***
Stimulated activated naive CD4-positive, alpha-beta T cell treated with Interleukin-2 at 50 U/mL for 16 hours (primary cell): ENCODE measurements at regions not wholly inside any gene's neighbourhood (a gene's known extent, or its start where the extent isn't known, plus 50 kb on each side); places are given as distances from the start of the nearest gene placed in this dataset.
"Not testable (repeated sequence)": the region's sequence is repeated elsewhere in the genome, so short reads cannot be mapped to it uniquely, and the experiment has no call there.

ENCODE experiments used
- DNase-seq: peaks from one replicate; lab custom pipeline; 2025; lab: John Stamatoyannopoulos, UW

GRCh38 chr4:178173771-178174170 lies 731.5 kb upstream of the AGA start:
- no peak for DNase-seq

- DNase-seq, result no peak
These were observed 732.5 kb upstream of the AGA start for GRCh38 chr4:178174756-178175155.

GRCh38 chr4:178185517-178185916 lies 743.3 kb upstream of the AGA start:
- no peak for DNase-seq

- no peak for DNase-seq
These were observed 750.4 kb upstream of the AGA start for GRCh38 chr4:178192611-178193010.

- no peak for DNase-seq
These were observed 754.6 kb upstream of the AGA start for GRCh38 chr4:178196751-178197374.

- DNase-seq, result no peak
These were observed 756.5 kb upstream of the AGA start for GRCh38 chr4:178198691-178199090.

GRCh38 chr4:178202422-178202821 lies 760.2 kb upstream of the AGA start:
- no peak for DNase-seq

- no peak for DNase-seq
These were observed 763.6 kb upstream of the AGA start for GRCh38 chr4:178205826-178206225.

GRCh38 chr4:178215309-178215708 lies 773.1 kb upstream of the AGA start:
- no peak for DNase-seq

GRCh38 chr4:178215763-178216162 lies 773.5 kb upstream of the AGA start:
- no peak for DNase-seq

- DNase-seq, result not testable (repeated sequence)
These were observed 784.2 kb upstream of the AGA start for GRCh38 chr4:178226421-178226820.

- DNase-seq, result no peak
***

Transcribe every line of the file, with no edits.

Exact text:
Stimulated activated naive CD4-positive, alpha-beta T cell treated with Interleukin-2 at 50 U/mL for 16 hours (primary cell): ENCODE measurements at regions not wholly inside any gene's neighbourhood (a gene's known extent, or its start where the extent isn't known, plus 50 kb on each side); places are given as distances from the start of the nearest gene placed in this dataset.
"Not testable (repeated sequence)": the region's sequence is repeated elsewhere in the genome, so short reads cannot be mapped to it uniquely, and the experiment has no call there.

ENCODE experiments used
- DNase-seq: peaks from one replicate; lab custom pipeline; 2025; lab: John Stamatoyannopoulos, UW

GRCh38 chr4:178173771-178174170 lies 731.5 kb upstream of the AGA start:
- no peak for DNase-seq

- DNase-seq, result no peak
These were observed 732.5 kb upstream of the AGA start for GRCh38 chr4:178174756-178175155.

GRCh38 chr4:178185517-178185916 lies 743.3 kb upstream of the AGA start:
- no peak for DNase-seq

- no peak for DNase-seq
These were observed 750.4 kb upstream of the AGA start for GRCh38 chr4:178192611-178193010.

- no peak for DNase-seq
These were observed 754.6 kb upstream of the AGA start for GRCh38 chr4:178196751-178197374.

- DNase-seq, result no peak
These were observed 756.5 kb upstream of the AGA start for GRCh38 chr4:178198691-178199090.

GRCh38 chr4:178202422-178202821 lies 760.2 kb upstream of the AGA start:
- no peak for DNase-seq

- no peak for DNase-seq
These were observed 763.6 kb upstream of the AGA start for GRCh38 chr4:178205826-178206225.

GRCh38 chr4:178215309-178215708 lies 773.1 kb upstream of the AGA start:
- no peak for DNase-seq

GRCh38 chr4:178215763-178216162 lies 773.5 kb upstream of the AGA start:
- no peak for DNase-seq

- DNase-seq, result not testable (repeated sequence)
These were observed 784.2 kb upstream of the AGA start for GRCh38 chr4:178226421-178226820.

- DNase-seq, result no peak